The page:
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FACTUAL INFORMATION A B737 was inbound to Melbourne via a WENDY 1 standard arrival route (STAR). A busy departure and arrival sequence had just finished and the Inner North sector controller accepted responsibility for the Inner West sector. This was normal practice when aircraft numbers within a sector reduced such that sectors could be combined at a single control position. The B737 was in the Inner West airspace and was the only additional aircraft that now came under the control of the Inner North sector controller. The planner position associated with the Inner North sector position was not manned. The Inner North sector controller became distracted with a number of tasks at the position and with other aircraft in the sector and forgot to pass the radar identification of the B737 to the next control position; Departures South. The transfer of aircraft radar identification between the two positions is normally conducted between 35 NM and 40 NM from the aerodrome. This ensures that the next controller is aware of the position of inbound aircraft and can plan the separation with traffic in his sector prior to the aircraft entering the area. At the time, the Flow controller had not annotated the flight progress strip (FPS) for the inbound B737 with a landing time. The FPS was located adjacent to the Departures South position to enable controllers to appreciate the sequence of arriving aircraft. The Flow controller handed over responsibility to another controller. The new Flow controller observed the inbound B737 on the radar display but did not annotate the FPS with a landing time. The inbound B737 was maintaining 8,000 ft and was 20 NM from the aerodrome. The Inner North controller noticed that he had not transferred the inbound B737 and instructed the crew to call Departures South. The Inner North controller then electronically transferred the identification of the aircraft to the Departures South position. This was contrary to air traffic control procedures. The controller transferring responsibility for an aircraft must receive notification of acceptance of the aircraft, either by voice or electronically, from the controller receiving the aircraft prior to instructing the aircraft to call. The Inner North controller did not advise the Departures South controller of the late transfer of the radar identification and transfer of the inbound B737. The Departures South controller was busy with other aircraft in the sector and monitoring the departure of a B737 on a Cowes standard instrument departure (SID) from runway 27. This aircraft had been initially assigned climb to 5,000 ft. The Departures South controller did not observe the inbound B737 within his area of responsibility and approved the outbound B737 to climb to flight level (FL) 200. When the crew of the inbound B737 contacted Departures South, the controller recognised the potential conflict and instructed the outbound B737 to maintain 7,000 ft. The crew of the outbound B737 were unable to arrest the rate of ascent until the aircraft had reached 7,600 ft. The Departures South controller issued traffic information to the crew of the inbound B737 about the other aircraft. The crew were able to observe the outbound B737 and maintain visual separation until radar separation was regained. The two aircraft passed with vertical separation of 400 ft and horizontal separation of 2 NM. The separation required was 1,000 ft vertically or 3 NM horizontally. There was a breakdown in separation. ANALYSIS The Inner North controller became distracted with other aircraft in his sector and did not transfer the identification of the inbound B737 to the Departures South controller as required by local instructions. Consequently, the Departures South controller was not aware of the inbound B737 as the aircraft entered his sector. The lack of a landing time on the flight progress strip was a missing cue that may have alerted the Departures South controller to the inbound B737. The reason for the landing time not being annotated on the flight progress strip could not be ascertained. The Departures South controller did not observe the inbound B737 enter his airspace prior to instructing the outbound B737 to climb to FL200. Had he maintained a more regular scan of the display it is possible that he would have observed the inbound B737 entering his sector. When the Inner North controller became aware that the inbound B737 had entered the Departures South sector without a transfer of the aircraft's identification, he should have contacted the controller on the intercom. This would have alerted the Departures South controller to the presence of the inbound B737 and may have enabled separation to be maintained between the two B737s SIGNIFICANT FACTORS 1. The Inner North controller did not pass the radar identification to the Departures South controller prior to the inbound B737 entering the latter's airspace. 2. There was no landing time annotated on the flight progress strip for the inbound B737 for the Departures South controller. 3. The Departures South controller did not observe the inbound B737 entering his sector. 4. The Inner North controller transferred the inbound B737 to the Departures South controller prior to conducting radar co-ordination.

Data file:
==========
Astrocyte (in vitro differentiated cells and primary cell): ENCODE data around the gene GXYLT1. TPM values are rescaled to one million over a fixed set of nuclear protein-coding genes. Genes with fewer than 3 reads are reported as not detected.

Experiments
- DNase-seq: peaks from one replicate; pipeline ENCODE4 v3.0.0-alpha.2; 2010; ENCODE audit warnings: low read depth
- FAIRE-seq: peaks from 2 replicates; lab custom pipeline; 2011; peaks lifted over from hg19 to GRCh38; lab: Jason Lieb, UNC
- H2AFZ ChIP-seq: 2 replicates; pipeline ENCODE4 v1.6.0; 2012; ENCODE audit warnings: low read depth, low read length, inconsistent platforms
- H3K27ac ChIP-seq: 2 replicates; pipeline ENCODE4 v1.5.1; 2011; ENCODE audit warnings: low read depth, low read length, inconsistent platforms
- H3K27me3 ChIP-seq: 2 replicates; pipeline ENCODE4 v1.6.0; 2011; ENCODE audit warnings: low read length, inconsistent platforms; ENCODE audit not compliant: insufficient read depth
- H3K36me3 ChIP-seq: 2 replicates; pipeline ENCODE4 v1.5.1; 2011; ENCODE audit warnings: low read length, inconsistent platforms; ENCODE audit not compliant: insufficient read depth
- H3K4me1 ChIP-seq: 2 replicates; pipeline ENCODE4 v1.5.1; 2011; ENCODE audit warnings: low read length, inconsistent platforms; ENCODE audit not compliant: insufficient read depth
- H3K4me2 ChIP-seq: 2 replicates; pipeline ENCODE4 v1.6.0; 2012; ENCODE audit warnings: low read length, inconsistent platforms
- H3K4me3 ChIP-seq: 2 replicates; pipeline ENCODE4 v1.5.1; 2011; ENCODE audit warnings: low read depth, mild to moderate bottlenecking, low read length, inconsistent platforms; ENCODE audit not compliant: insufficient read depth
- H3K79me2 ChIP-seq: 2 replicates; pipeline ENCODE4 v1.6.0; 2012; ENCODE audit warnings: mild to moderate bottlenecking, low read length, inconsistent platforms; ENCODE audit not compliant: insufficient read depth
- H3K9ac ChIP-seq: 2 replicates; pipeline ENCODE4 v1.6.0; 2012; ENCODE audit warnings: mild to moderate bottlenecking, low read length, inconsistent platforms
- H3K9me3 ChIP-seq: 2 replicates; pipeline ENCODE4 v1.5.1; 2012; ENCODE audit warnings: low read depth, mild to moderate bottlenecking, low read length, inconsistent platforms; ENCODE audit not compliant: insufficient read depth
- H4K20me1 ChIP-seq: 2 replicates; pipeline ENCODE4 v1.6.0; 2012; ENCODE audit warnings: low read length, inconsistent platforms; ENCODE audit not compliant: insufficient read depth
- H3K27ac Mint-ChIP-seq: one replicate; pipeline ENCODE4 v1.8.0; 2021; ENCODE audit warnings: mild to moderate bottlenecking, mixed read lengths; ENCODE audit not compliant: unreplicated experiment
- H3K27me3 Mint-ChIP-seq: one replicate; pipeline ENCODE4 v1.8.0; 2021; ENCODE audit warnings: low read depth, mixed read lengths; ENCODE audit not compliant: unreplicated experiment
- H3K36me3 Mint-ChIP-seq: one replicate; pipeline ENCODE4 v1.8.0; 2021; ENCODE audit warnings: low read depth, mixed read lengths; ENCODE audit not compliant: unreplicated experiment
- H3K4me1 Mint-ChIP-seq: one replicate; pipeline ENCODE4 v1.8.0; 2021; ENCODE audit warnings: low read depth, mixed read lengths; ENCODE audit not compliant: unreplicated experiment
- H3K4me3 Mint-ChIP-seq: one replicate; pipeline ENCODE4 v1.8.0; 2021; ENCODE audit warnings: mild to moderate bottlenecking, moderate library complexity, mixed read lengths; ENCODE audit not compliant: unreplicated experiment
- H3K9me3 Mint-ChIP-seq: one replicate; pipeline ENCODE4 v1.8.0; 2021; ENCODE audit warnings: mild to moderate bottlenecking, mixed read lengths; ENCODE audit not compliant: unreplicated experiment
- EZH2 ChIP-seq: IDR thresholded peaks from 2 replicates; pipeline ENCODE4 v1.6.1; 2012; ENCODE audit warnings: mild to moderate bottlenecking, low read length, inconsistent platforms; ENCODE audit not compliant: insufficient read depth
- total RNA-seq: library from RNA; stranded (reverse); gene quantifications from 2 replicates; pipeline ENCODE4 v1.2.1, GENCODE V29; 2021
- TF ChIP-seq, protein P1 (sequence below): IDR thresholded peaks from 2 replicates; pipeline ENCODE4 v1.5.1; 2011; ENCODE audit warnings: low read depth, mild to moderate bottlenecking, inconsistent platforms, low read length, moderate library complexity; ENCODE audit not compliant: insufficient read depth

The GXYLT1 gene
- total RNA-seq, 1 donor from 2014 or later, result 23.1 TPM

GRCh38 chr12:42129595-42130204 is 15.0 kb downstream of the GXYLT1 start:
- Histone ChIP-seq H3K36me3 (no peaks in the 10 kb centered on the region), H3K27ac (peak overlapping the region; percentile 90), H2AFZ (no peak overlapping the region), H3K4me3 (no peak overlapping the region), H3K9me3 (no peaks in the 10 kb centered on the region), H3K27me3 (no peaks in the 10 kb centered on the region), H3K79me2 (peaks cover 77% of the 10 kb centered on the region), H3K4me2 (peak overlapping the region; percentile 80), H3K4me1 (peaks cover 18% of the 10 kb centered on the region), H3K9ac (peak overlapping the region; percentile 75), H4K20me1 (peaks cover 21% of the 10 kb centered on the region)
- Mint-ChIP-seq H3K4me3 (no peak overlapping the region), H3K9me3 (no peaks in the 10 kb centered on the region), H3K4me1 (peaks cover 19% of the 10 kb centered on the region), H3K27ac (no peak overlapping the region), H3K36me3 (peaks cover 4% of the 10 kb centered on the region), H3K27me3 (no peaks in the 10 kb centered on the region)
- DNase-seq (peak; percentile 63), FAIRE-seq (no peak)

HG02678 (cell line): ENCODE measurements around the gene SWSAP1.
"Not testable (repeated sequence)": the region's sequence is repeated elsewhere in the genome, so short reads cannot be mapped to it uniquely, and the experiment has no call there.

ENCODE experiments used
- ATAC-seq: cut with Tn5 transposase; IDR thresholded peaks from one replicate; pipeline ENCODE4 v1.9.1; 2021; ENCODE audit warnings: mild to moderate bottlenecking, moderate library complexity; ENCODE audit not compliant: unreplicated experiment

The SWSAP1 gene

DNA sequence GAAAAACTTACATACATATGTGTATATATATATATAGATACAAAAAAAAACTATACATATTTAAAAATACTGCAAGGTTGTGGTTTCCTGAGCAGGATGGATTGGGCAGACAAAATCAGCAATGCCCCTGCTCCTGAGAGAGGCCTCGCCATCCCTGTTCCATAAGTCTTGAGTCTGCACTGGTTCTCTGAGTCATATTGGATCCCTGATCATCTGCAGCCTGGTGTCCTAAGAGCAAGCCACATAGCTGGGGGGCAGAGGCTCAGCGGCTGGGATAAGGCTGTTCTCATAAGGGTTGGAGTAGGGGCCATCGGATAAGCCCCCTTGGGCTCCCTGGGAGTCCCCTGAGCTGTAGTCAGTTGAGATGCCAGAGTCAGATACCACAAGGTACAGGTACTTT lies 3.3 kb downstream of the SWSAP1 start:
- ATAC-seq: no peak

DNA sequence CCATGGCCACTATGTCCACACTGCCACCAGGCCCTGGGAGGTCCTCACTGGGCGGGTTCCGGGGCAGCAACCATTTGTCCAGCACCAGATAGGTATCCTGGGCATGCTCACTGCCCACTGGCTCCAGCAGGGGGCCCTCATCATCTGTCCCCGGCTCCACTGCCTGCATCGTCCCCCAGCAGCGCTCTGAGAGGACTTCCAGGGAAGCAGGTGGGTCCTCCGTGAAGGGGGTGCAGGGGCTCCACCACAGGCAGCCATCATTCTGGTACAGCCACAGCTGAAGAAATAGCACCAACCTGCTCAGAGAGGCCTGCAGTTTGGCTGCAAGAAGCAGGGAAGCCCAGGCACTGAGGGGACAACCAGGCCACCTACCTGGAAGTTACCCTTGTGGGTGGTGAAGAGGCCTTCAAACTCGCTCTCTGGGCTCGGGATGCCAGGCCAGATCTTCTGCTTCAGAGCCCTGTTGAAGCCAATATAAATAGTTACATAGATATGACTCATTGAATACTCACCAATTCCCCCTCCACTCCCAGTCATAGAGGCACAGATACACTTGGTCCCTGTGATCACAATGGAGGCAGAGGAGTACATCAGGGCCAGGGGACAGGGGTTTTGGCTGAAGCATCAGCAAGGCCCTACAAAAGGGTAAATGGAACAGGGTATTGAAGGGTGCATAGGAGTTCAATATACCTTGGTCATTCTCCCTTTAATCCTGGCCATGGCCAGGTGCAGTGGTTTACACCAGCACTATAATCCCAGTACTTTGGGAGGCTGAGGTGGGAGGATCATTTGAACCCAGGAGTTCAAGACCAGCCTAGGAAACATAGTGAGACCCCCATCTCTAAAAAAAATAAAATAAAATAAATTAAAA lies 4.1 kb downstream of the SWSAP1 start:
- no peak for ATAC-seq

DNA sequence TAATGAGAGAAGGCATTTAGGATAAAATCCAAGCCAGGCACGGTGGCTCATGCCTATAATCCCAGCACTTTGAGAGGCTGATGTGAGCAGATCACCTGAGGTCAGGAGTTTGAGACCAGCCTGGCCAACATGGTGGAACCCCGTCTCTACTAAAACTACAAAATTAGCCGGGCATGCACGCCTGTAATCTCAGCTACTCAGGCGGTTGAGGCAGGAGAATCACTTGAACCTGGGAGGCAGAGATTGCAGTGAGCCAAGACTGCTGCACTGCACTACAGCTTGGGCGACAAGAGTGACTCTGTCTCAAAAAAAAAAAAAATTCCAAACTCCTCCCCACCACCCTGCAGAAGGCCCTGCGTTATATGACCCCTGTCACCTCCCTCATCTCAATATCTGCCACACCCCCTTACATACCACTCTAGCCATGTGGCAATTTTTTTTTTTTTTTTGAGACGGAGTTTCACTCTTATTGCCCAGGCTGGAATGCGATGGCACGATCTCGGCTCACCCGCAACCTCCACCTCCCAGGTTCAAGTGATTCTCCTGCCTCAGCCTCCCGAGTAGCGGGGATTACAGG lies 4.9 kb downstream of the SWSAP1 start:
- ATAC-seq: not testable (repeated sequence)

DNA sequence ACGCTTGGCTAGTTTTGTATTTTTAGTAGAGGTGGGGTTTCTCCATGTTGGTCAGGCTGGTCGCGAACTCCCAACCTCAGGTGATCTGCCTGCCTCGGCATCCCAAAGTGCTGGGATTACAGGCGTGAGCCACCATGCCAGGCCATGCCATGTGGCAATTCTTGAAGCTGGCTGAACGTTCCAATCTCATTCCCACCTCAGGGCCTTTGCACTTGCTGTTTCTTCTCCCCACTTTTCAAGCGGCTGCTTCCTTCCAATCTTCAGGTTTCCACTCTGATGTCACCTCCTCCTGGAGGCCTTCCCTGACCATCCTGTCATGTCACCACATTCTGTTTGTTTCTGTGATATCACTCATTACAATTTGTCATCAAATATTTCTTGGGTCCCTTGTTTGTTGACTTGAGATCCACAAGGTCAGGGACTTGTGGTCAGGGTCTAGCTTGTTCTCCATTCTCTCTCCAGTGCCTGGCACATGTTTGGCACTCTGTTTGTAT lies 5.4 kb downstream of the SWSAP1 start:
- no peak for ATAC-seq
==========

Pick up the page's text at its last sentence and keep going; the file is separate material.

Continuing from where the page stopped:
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General details
Date: 17 September 1996 Investigation status: Completed 
Time: 11:58 EST Investigation type: Occurrence Investigation 
 Occurrence type:Loss of separation 
 Occurrence class: Airspace 
Release date: 18 February 1997 Occurrence category: Incident 
Report status: Final  
 
Aircraft 1 details
Aircraft manufacturer: The Boeing Company 
Aircraft model: 737-376 
Aircraft registration: VH-TAZ 
Sector: Jet 
Damage to aircraft: Nil 
Departure point:Perth, WA
Destination:Melbourne, VIC
Aircraft 2 details
Aircraft manufacturer: The Boeing Company 
Aircraft model: 737-476 
Aircraft registration: VH-TJM 
Sector: Jet 
Damage to aircraft: Nil 
Departure point:Melbourne, VIC
Destination:Hobart, TAS
 
 
 
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Last update 28 October 2014